The touch sensing circuit 100 can be one-to-one connected to the touch electrode patterns CH1 to CHn through sensing lines S1 to Sn. The touch electrode patterns CH1 to CHn are provided with the common voltage Vcom through the sensing lines S1 to Sn during the display panel driving period T1 and provided with driving signals as shown in FIGS. 21 and 22 through the sensing lines S1 to Sn during the touch screen driving period T2. Accordingly, the touch electrode patterns CH1 to CHn operate as the common electrode 2 during the display panel driving period T1 and are used as electrodes for sensing self touch sensors during the touch screen driving period T2.

The touch sensing circuit 100 is disabled during the display panel driving period T1 and enabled during the touch screen driving period T2 to simultaneously supply the driving signals as shown in FIGS. 21 and 22 to the sensing lines S1 to Sn only in the touch screen driving period T2.

To reduce the number of input/output channel pins of the touch sensing circuit 100, a multiplexer 102 as shown in FIG. 18 may be provided between the touch sensing circuit 100 and the sensing lines S1 to Sn in the self capacitive touch screen TSP. When the multiplexer 102 is a 1:N (N being a positive integer greater than 2 and smaller than n) multiplexer, n/N input/output pins through which driving signals are output from the touch sensing circuit 100 are connected to input terminals of the multiplexer 102. In the multiplexer 102, n output terminals are one-to-one connected to the sensing lines S1 to Sn. Accordingly, the present invention can decrease the number of pins of the touch sensing circuit 100 using the multiplexer 102.

Provided that the sensing lines S1 to Sn are divided into three groups, n/3 input/output pins P1 to Pn/3 of the multiplexer 102 are connected to sensing lines of a first group such that a driving signal is simultaneously supplied to touch sensors connected to the sensing lines of the first group. Subsequently, n/3 input/output pins P1 to Pn/3 of the multiplexer 102 are connected to sensing lines of a second group such that the driving signal is simultaneously supplied to touch sensors connected to the sensing lines of the second group. Then, n/3 input/output pins P1 to Pn/3 of the multiplexer 102 are connected to sensing lines of a third group such that the driving signal is simultaneously supplied to touch sensors connected to the sensing lines of the third group. Accordingly, the touch sensing circuit 100 can provide the driving signal to the n touch electrode patterns CH1 to CHn through n/3 pins.

The touch input sensing principle of the self capacitive touch screen TSP will now be described with reference to FIGS. 19 and 20. The self capacitive touch screen TSP includes a resistance R and parasitic capacitances Cg, Cd and Co. The resistance R includes a line resistance and a parasitic resistance of the touch screen TSP and the display panel 10. In FIG. 19, Cg is a parasitic capacitance generated between an interconnection line of the touch screen TSP and the gate line 12 and Cd is a parasitic capacitance generated between the interconnection line of the touch screen TSP and the data line 11. Co is a parasitic capacitance generated between components other than the data line 11 and the gate line 12 and the interconnection line of the touch screen TSP.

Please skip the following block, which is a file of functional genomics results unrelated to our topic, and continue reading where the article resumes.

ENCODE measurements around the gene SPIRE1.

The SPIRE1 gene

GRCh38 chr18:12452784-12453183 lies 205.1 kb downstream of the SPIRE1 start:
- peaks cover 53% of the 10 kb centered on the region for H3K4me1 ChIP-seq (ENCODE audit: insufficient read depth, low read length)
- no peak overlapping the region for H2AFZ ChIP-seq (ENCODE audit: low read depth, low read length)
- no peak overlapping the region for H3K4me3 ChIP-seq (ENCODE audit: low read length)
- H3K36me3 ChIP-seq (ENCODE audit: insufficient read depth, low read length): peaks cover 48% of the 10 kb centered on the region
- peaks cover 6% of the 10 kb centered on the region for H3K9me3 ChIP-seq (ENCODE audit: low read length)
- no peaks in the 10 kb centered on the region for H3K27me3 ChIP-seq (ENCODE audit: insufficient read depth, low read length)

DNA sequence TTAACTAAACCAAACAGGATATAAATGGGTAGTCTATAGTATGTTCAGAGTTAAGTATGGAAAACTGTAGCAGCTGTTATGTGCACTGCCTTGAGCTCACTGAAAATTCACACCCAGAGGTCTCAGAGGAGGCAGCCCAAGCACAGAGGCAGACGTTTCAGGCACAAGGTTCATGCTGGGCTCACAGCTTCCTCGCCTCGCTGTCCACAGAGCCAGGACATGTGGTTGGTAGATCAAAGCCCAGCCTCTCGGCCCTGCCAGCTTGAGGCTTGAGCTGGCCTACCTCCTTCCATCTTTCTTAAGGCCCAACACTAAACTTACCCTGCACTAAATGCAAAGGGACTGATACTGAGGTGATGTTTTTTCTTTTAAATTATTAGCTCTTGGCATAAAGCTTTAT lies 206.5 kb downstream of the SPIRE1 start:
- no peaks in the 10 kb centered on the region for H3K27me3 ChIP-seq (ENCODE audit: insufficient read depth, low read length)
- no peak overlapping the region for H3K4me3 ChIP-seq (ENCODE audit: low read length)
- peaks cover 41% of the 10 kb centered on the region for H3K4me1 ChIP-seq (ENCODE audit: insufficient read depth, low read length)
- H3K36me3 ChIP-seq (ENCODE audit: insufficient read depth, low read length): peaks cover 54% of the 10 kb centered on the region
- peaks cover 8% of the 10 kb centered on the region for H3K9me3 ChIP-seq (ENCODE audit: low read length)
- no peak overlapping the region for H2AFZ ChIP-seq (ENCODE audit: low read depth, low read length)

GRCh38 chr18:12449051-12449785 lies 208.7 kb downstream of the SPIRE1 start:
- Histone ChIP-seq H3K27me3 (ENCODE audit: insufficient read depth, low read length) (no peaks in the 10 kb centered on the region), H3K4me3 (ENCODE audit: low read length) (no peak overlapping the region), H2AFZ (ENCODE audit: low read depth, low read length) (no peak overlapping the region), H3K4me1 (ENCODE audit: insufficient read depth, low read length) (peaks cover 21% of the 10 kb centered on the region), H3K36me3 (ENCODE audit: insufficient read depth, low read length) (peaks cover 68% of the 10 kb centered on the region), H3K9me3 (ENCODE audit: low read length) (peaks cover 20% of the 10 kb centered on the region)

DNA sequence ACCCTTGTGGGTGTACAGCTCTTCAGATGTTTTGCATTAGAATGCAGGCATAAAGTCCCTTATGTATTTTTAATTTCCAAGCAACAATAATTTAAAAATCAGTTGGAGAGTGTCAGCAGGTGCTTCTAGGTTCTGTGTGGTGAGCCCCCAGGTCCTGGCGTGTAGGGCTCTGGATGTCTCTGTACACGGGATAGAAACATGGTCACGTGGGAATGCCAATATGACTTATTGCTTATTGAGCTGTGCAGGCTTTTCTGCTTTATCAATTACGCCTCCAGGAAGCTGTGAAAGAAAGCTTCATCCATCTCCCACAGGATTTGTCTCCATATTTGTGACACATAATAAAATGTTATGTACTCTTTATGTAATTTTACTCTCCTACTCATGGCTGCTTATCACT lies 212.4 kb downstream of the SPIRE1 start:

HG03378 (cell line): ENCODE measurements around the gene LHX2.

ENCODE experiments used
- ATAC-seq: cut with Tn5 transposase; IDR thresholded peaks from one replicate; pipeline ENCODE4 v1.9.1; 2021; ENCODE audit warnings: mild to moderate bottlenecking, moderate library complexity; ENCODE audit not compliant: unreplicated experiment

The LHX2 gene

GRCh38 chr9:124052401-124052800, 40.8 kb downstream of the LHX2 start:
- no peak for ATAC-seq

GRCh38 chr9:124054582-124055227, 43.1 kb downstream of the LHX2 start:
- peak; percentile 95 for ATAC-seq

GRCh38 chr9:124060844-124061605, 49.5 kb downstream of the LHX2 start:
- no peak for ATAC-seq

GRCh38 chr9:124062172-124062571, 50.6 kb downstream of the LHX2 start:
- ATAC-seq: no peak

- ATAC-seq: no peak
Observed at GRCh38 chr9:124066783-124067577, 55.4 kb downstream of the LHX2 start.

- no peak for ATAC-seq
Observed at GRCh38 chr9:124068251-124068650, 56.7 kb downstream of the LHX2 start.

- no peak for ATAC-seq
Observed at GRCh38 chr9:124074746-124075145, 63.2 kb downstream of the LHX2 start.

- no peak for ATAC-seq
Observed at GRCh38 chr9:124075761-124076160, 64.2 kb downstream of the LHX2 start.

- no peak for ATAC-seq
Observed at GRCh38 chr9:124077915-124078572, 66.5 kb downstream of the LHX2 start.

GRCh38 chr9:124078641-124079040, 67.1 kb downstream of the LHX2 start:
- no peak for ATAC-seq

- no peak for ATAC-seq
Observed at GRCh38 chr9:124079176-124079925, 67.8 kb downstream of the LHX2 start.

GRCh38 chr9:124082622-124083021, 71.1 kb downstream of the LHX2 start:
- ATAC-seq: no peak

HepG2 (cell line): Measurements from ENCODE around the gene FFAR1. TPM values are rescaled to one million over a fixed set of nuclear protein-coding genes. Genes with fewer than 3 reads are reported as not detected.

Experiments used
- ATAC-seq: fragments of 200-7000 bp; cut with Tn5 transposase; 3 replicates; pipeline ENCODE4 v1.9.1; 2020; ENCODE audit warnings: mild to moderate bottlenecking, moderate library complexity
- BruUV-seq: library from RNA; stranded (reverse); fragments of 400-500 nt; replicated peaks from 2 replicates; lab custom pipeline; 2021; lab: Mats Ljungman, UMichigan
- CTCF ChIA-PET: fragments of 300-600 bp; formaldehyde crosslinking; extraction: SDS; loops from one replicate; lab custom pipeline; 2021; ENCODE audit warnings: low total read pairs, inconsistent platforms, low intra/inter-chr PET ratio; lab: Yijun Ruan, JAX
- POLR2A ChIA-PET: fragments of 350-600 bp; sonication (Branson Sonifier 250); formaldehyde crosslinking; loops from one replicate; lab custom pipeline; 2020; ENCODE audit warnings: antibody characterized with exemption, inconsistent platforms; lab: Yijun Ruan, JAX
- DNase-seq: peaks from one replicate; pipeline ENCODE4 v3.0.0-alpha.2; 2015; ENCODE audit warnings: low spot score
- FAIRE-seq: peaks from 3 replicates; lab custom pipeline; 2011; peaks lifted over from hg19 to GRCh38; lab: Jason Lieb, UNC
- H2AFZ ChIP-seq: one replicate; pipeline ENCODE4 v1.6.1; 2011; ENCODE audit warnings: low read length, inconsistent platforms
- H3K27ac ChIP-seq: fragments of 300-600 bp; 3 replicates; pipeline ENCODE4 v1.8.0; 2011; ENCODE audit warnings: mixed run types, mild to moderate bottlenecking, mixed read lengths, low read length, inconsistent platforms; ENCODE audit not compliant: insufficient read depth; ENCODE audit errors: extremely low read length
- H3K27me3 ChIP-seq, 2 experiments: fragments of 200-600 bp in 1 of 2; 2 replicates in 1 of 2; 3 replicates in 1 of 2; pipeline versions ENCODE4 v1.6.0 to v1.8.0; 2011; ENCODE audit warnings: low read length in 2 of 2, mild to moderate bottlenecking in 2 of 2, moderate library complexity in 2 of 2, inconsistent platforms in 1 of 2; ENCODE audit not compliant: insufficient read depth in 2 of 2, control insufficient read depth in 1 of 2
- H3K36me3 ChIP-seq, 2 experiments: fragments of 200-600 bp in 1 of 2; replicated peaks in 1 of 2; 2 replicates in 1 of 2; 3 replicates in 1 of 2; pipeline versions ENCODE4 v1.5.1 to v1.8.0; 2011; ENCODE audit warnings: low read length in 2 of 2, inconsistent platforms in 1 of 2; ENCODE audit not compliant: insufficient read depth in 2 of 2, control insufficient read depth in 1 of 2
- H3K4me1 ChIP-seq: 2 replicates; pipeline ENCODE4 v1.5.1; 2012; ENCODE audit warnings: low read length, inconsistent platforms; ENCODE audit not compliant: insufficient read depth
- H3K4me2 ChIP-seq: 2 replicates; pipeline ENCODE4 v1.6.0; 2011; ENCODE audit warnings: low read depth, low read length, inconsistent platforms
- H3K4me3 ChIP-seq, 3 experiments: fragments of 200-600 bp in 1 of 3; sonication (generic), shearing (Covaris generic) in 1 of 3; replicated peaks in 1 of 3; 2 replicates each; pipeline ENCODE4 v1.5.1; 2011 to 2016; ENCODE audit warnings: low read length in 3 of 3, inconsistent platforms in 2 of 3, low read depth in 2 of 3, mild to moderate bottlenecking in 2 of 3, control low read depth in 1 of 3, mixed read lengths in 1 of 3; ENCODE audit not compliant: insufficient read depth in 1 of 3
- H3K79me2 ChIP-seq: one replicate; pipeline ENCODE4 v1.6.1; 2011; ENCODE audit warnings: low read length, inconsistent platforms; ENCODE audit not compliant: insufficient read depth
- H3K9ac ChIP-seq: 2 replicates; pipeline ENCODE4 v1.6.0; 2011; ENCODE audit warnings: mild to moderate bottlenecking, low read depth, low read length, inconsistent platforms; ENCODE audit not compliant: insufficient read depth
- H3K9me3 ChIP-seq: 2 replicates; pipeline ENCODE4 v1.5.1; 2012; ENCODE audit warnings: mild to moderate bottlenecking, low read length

When a driving signal Vo is applied to the interconnection line of the touch screen TSP, a rising edge and a falling edge of the driving signal Vo are delayed by an RC delay determined according to the resistance R and the parasitic capacitances Cg, Cd and Co. When a conductor or a finger touches the touch screen TSP, capacitance is increased by Cf so as to further increase the RC delay in FIG. 19. In FIG. 20, a solid line shows a falling edge of the driving signal Vo when no touch is applied to the touch screen TSP and a dotted line shows a falling edge of the driving signal Vo when a touch input is applied to the touch screen TSP. The touch sensing circuit 100 compares at least one of the rising edge and the falling edge of the driving signal with a predetermined reference voltage value Vx. The touch sensing circuit 100 senses a capacitance variation of a touch sensor by counting a delay time from the at least one of the rising edge and the falling edge of the driving signal to the reference voltage value Vx. Information on reference time taken to reach the reference voltage value Vx is previously stored in the touch sensing circuit 100. The touch sensing circuit 100 determines the currently sensed self touch sensor as a sensor corresponding to a touch (or proximity touch) input point when a time difference Δt between the delay time of the driving signal, measured by a counter in real time, and the predetermined reference time information exceeds a predetermined threshold value.

A 1-frame driving method including reset operations of the self capacitive touch screen TSP will now be described with reference to FIGS. 21 and 22.

The common voltage Vcom is supplied to touch electrode patterns CH1 to CH3 during the display panel driving period T1. Accordingly, the touch electrode patterns CH1 to CH3 operate as common electrodes during the display panel driving period T1 and are used as touch sensors having self capacitance during the touch screen driving period T2.